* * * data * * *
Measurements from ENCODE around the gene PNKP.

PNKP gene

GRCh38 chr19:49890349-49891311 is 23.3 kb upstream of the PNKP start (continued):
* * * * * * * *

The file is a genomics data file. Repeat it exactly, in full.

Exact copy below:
Measurements from ENCODE around the gene PNKP.

PNKP gene

GRCh38 chr19:49890349-49891311 is 23.3 kb upstream of the PNKP start (continued):